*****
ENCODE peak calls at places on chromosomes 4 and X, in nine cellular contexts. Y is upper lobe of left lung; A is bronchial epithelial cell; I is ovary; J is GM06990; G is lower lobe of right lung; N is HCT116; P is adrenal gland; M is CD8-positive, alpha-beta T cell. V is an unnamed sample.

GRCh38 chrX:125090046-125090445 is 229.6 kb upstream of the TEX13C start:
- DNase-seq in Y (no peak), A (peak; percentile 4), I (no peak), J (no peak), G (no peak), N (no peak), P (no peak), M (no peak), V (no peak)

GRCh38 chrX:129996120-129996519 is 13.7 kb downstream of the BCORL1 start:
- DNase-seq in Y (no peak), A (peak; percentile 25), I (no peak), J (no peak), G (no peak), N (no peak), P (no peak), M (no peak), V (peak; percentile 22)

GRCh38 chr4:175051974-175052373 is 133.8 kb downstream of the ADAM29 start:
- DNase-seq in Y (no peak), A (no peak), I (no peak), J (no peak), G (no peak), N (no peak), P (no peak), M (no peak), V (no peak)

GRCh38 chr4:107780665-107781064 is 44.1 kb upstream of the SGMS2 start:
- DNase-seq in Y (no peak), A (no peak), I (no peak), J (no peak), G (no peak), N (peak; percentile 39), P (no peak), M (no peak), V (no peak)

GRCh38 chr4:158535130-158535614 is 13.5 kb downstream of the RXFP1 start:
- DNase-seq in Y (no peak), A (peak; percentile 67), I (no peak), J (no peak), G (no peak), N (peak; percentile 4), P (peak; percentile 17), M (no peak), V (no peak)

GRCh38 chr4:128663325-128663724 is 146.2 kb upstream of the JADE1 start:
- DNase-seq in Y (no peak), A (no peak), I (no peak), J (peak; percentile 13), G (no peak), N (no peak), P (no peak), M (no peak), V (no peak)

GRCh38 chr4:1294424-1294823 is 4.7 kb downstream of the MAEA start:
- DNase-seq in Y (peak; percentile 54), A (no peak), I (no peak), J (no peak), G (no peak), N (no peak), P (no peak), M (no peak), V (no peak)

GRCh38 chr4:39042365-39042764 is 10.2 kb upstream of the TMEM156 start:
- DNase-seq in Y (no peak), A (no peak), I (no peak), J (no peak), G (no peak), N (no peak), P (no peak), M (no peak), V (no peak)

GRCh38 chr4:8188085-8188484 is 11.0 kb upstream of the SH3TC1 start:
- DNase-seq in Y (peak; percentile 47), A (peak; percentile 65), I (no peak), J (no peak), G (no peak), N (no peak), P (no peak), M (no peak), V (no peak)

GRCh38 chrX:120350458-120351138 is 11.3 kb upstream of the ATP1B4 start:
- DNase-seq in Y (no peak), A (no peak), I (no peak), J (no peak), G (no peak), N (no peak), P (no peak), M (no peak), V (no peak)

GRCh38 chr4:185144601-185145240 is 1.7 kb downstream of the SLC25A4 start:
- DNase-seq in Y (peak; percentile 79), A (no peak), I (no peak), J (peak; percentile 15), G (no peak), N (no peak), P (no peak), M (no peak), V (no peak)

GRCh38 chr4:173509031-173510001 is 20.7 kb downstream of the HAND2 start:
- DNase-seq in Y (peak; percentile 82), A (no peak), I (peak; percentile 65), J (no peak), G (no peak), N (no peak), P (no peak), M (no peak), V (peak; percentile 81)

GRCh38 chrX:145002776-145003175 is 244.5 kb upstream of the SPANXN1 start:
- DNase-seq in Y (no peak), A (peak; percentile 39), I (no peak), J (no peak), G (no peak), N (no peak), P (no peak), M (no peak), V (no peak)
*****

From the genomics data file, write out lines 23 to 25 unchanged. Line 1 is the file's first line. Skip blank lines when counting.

- DNase-seq in Y (peak; percentile 79), A (no peak), I (no peak), J (peak; percentile 15), G (no peak), N (no peak), P (no peak), M (no peak), V (no peak)

GRCh38 chr4:173509031-173510001 is 20.7 kb downstream of the HAND2 start:
- DNase-seq in Y (peak; percentile 82), A (no peak), I (peak; percentile 65), J (no peak), G (no peak), N (no peak), P (no peak), M (no peak), V (peak; percentile 81)